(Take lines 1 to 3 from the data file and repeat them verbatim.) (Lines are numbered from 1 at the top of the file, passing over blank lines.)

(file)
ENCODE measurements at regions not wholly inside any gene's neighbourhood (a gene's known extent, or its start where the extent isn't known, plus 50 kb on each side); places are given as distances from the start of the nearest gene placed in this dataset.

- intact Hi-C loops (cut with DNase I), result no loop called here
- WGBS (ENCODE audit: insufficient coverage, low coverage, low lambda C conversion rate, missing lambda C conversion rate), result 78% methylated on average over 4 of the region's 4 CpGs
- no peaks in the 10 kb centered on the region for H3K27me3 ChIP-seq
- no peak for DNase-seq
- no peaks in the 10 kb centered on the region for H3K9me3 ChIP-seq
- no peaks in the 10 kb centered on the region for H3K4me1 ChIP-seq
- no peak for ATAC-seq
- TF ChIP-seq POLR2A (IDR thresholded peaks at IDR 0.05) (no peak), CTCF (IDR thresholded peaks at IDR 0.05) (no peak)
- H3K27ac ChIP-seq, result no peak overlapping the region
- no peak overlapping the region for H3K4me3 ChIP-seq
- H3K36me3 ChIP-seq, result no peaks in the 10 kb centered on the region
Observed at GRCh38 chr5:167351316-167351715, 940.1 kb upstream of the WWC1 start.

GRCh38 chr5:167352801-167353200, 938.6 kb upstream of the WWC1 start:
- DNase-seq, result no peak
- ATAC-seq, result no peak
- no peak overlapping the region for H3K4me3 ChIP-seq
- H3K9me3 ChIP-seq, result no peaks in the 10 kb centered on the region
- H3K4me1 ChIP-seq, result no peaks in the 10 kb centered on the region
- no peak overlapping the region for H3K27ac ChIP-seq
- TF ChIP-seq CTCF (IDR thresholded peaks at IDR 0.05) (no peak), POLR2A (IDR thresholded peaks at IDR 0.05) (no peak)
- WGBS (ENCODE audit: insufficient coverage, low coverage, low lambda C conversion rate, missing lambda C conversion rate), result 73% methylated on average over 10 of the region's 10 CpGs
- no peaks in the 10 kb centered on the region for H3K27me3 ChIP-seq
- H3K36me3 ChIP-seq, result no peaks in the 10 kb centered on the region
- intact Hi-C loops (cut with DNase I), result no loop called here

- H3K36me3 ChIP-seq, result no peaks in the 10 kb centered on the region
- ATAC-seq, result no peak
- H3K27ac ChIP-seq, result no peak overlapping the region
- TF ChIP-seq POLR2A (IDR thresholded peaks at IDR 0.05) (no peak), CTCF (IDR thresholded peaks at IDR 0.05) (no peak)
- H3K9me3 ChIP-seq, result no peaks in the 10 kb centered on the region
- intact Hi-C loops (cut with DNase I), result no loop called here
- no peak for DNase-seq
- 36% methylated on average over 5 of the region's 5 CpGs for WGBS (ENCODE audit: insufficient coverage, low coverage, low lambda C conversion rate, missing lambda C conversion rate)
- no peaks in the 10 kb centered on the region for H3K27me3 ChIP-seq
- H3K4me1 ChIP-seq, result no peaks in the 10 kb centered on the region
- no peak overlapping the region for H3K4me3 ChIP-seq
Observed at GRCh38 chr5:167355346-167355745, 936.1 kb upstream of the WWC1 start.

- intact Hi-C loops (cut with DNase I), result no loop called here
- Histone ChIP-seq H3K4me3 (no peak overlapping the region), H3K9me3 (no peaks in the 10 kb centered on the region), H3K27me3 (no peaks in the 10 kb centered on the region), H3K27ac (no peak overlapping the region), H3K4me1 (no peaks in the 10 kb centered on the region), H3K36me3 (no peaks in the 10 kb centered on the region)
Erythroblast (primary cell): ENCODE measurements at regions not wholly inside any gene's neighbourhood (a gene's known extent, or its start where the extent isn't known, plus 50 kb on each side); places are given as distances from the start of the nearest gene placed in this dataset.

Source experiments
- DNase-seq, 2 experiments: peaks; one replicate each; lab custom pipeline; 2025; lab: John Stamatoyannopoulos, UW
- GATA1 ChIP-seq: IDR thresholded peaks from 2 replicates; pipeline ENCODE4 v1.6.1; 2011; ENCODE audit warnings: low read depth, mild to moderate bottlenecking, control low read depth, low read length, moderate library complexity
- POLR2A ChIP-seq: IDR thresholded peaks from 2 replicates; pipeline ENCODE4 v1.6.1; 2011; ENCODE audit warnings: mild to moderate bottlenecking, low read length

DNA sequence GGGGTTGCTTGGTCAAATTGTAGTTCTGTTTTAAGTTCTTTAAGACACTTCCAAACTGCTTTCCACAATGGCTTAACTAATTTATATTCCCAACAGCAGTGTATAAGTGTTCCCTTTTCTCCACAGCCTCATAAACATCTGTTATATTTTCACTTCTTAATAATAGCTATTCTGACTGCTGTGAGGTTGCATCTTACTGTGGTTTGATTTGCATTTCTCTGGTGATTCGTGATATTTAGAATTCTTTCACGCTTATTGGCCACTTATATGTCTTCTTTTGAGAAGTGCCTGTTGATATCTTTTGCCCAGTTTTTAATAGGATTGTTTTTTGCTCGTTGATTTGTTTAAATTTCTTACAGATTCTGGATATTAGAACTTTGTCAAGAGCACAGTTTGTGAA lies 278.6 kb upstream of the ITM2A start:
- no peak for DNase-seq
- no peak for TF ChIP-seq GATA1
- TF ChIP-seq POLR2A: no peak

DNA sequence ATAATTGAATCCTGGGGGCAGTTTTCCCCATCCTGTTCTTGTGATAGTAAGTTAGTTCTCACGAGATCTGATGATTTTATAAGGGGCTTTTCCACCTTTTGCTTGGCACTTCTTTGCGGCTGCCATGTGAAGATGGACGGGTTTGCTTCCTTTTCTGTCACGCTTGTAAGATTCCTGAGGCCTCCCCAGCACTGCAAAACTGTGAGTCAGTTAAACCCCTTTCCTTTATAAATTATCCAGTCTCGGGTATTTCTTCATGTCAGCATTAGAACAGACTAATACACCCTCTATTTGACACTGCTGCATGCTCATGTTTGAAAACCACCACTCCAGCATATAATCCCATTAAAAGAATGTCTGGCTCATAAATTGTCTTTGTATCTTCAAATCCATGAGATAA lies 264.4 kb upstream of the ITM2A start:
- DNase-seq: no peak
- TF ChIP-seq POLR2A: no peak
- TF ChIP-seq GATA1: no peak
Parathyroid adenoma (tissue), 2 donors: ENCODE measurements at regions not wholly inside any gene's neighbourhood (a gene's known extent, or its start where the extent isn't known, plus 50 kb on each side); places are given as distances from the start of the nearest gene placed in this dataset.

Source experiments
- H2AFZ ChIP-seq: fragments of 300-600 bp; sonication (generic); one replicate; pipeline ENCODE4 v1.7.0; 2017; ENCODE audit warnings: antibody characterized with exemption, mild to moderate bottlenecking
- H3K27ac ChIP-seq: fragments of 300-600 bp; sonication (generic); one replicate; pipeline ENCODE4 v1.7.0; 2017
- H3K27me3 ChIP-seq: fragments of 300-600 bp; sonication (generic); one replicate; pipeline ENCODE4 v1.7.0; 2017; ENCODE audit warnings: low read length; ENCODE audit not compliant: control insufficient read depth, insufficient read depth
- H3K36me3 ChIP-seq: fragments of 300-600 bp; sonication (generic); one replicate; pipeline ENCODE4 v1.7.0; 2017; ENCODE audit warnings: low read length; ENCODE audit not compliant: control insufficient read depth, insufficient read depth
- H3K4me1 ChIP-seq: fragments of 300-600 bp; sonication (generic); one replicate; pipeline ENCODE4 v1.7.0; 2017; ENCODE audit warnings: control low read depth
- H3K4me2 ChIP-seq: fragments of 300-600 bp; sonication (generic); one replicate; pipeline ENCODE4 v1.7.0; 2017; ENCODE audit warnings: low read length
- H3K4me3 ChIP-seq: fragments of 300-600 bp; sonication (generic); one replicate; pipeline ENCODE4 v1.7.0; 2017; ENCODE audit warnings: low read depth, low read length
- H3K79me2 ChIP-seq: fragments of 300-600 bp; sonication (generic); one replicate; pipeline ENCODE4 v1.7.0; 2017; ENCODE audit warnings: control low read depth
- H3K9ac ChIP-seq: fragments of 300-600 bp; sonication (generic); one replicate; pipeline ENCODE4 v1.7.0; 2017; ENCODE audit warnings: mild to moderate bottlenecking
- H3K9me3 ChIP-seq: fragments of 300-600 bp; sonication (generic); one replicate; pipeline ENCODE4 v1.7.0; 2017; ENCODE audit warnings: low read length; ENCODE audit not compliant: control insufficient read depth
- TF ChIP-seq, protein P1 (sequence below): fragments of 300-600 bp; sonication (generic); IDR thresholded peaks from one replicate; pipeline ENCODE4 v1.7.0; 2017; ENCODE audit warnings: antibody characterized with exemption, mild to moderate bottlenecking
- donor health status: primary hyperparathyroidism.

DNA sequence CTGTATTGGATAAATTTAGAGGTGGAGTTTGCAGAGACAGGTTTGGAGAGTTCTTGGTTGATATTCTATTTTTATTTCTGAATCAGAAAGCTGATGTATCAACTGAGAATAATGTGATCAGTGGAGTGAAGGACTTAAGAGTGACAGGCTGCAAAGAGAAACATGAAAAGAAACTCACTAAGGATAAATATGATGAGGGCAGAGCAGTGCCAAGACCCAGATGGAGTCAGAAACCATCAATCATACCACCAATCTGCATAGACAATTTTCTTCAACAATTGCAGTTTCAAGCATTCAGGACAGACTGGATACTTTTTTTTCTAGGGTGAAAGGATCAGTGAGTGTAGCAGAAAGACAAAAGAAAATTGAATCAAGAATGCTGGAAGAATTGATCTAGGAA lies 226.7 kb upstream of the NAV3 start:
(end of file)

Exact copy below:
ENCODE measurements at regions not wholly inside any gene's neighbourhood (a gene's known extent, or its start where the extent isn't known, plus 50 kb on each side); places are given as distances from the start of the nearest gene placed in this dataset.

- intact Hi-C loops (cut with DNase I), result no loop called here
- WGBS (ENCODE audit: insufficient coverage, low coverage, low lambda C conversion rate, missing lambda C conversion rate), result 78% methylated on average over 4 of the region's 4 CpGs